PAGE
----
Cheryl Strayed Quotes (displaying: 1 - 30 of 95 quotes)
Uncertain as I was as I pushed forward, I felt right in my pushing, as if the effort itself meant something. That perhaps being amidst the undesecrated beauty of the wilderness meant I too could be undesecrated, regardless of the regrettable things I'd done to others or myself or the regrettable things that had been done to me. Of all the things I'd been skeptical about, I didn't feel skeptical about this: the wilderness had a clarity that included me.
Small things such as this have saved me: how much I love my mother—even after all these years. How powerfully I carry her within me. My grief is tremendous but my love is bigger. So is yours. You are not grieving your son’s death because his death was ugly and unfair. You’re grieving it because you loved him truly. The beauty in that is greater than the bitterness of his death.
When you meet a man in the doorway of a Mexican restaurant who later kisses you while explaining that this kiss doesn’t “mean anything” because, much as he likes you, he is not interested in having a relationship with you or anyone right now, just laugh and kiss him back. Your daughter will have his sense of humor. Your son will have his eyes.
The useless days will add up to something. The shitty waitressing jobs. The hours writing in your journal. The long meandering walks. The hours reading poetry and story collections and novels and dead people’s diaries and wondering about sex and God and whether you should shave under your arms or not. These things are your becoming.
We love and care for oodles of people, but only a few of them, if they died, would make us believe we could not continue to live. Imagine if there were a boat upon which you could put only four people, and everyone else known and beloved to you would then cease to exist. Who would you put on that boat? It would be painful, but how quickly you would decide: You and you and you and you, get in. The rest of you, goodbye.
It was all unknown to me then, as I sat on that white bench on the day I finished my hike. Everything except the fact that I didn't have to know. That is was enough to trust that what I'd done was true. To understand its meaning without yet being able to say precisely what it was, like all those lines from The Dream of a Common Language that had run through my nights and days. To believe that I didn't need to reach with my bare hands anymore. To know that seeing the fish beneath the surface of the water was enough. That it was everything. It was my life - like all lives, mysterious and irrevocable and sacred. So very close, so very present, so very belonging to me. How wild it was, to let it be.
You don’t have to get a job that makes others feel comfortable about what they perceive as your success. You don’t have to explain what you plan to do with your life. You don’t have to justify your education by demonstrating its financial rewards. You don’t have to maintain an impeccable credit score. Anyone who expects you to do any of those things has no sense of history or economics or science or the arts. You have to pay your electric bill. You have to be kind. You have to give it all you got. You have to find people who love you truly and love them back with the same truth. But that’s all.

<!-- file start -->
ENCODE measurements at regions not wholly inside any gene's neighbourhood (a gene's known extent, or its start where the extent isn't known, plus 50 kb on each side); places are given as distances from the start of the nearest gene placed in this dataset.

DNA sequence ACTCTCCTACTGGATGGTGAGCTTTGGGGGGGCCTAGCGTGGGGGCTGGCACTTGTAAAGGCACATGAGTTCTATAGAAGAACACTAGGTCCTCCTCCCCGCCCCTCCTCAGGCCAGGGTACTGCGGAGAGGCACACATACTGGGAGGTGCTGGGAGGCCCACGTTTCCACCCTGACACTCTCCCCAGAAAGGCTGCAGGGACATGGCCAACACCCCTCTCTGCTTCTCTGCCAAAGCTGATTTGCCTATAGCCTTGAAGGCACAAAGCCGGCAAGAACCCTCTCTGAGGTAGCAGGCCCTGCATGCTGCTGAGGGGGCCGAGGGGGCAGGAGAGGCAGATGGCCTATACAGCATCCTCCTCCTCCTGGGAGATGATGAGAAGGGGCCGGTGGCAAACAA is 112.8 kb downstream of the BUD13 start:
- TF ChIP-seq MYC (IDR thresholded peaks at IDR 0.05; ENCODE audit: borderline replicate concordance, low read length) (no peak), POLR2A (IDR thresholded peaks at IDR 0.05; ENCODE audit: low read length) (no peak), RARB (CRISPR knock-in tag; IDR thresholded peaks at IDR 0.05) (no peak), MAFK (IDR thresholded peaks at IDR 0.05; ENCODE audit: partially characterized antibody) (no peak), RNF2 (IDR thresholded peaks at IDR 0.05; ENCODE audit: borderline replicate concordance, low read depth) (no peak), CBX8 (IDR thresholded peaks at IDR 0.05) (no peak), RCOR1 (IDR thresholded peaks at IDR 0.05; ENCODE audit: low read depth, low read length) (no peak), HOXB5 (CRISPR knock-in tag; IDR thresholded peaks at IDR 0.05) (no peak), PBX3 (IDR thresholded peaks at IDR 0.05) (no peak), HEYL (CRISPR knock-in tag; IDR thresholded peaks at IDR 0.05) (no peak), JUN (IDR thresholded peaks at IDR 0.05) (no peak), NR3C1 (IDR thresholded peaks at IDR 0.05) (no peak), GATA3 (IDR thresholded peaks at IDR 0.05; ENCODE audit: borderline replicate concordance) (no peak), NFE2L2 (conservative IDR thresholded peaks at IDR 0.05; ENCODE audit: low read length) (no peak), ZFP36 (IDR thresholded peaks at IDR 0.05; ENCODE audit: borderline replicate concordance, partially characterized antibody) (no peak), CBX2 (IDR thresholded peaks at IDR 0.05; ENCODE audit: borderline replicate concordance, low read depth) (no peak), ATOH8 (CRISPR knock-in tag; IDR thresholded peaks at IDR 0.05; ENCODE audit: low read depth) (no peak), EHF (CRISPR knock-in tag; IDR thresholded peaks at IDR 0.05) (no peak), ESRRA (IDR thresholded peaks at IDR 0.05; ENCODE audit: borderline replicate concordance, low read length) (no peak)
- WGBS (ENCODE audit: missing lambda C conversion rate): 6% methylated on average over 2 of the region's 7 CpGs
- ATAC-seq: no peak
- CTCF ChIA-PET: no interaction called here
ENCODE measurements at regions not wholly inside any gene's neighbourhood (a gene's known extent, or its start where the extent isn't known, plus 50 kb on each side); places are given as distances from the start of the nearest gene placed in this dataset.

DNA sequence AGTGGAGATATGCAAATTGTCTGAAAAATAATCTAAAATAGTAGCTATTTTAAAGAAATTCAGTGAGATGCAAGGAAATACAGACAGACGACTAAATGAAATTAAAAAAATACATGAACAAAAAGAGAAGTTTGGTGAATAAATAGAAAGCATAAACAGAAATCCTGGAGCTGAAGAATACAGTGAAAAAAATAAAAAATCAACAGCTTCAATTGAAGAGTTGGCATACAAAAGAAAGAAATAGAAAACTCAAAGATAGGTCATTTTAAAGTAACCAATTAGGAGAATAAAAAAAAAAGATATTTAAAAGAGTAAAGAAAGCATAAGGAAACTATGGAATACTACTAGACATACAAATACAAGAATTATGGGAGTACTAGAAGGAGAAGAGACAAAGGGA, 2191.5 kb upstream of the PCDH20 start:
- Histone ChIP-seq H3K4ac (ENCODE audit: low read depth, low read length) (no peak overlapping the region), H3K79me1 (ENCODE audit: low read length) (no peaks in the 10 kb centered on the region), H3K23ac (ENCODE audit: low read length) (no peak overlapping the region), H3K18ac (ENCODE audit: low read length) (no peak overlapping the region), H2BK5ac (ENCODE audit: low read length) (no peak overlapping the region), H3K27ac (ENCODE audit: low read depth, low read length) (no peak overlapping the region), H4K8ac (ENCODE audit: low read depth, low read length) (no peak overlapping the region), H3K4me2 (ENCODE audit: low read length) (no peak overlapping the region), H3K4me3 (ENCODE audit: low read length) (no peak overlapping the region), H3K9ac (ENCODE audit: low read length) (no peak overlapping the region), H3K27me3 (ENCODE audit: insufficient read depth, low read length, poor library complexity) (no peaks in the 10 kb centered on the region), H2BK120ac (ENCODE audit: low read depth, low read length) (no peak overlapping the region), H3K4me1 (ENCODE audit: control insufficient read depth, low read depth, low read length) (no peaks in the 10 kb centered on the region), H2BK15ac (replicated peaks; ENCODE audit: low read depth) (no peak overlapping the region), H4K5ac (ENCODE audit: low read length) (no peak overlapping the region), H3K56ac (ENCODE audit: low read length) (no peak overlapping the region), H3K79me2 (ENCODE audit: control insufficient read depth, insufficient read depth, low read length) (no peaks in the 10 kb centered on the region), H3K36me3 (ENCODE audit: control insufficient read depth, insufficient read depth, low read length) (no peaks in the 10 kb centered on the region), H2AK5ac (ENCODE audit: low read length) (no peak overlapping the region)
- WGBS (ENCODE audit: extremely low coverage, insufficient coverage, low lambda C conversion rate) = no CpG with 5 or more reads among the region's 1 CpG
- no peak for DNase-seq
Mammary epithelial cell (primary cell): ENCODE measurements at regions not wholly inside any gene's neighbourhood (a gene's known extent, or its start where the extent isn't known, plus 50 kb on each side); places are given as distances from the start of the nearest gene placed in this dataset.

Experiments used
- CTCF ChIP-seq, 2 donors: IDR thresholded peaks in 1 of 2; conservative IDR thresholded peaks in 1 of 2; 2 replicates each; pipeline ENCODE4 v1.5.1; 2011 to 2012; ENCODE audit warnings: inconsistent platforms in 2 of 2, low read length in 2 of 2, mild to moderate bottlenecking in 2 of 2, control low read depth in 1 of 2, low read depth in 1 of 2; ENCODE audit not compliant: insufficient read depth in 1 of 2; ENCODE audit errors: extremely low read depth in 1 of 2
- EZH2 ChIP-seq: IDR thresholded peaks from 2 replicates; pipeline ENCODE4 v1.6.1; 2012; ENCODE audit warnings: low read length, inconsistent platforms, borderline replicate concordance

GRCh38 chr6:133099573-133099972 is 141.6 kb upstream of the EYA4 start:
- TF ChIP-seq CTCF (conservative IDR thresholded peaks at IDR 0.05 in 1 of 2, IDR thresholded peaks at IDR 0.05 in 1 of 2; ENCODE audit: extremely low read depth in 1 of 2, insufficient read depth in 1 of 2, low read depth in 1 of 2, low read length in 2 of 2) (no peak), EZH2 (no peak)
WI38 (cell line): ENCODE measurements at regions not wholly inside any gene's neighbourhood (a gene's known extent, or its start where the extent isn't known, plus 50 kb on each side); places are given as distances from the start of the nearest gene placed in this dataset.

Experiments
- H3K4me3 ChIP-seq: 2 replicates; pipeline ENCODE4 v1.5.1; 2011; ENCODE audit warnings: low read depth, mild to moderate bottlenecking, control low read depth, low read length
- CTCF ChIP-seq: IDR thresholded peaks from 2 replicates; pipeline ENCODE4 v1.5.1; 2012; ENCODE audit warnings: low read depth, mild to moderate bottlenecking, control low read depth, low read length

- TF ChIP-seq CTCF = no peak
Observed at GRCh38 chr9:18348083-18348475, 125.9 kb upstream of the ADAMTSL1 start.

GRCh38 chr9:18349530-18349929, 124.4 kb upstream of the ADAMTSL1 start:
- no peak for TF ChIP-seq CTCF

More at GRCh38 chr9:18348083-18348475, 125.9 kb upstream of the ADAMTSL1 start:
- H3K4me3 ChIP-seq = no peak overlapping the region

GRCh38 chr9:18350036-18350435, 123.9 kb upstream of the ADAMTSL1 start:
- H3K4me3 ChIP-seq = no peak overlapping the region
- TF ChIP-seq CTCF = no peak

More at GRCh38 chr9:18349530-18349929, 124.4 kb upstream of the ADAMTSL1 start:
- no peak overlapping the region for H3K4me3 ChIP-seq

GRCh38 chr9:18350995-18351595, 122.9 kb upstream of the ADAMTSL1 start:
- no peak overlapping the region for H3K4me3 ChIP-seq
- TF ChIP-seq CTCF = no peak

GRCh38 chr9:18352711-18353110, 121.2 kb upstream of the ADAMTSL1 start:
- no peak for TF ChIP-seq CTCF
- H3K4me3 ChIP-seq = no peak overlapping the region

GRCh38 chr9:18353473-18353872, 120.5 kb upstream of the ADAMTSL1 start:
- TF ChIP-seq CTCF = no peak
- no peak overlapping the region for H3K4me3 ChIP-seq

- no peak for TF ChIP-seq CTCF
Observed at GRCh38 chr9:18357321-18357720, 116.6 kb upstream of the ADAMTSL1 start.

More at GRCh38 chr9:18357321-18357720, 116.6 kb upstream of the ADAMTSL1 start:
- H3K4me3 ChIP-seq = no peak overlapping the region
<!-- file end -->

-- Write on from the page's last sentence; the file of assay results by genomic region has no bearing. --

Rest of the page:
Being near Tom and Doug at night kept me from having to say to myself I am not afraid whenever I heard a branch snap in the dark or the wind shook so fiercely it seemed something bad was about to happen. But I wasn't out here to keep myself from having to say I am not afraid. I'd come, I'd realized, to stare that fear down, to stare everything down, really -- all that I'd done to myself and all that had been done to me. I couldn't do that while tagging along with someone else.
I receive a lot of letters like yours. Most go on in length, describing all sorts of maddening situations and communications in bewildered detail, but in each there is the same question at its core: Can I convince the person about whom I am crazy to be crazy about me? The short answer is no. The long answer is no.
Nobody will protect you from your suffering. You can't cry it away or eat it away or starve it away or walk it away or punch it away or even therapy it away. It's just there, and you have to survive it. You have to endure it. You have to live through it and love it and move on and be better for it and run as far as you can in the direction of your best and happiest dreams across the bridge that was built by your own desire to heal.
Of course you want someone special to love you. A majority of the people who write to me inquire about how they can get the same thing... Unique as every letter is, the point each writer reaches is the same: I want love and I'm afraid I'll never get it. It's hard to answer those letters because I'm an advice columnist, not a fortune-teller. I have words instead of a crystal ball. I can't say when you'll get love or how you'll find it or even promise that you will. I can only say you are worthy of it and that it's never too much to ask for it.
The thing about hiking the Pacific Crest Trail, the thing that was so profound to me that summer—and yet also, like most things, so very simple—was how few choices I had and how often I had to do the thing I least wanted to do. How there was no escape or denial. No numbing it down with a martini or covering it up with a roll in the hay. As I clung to the chaparral that day, attempting to patch up my bleeding finger, terrified by every sound that the bull was coming back, I considered my options. There were only two and they were essentially the same. I could go back in the direction I had come from, or I could go forward in the direction I intended to go.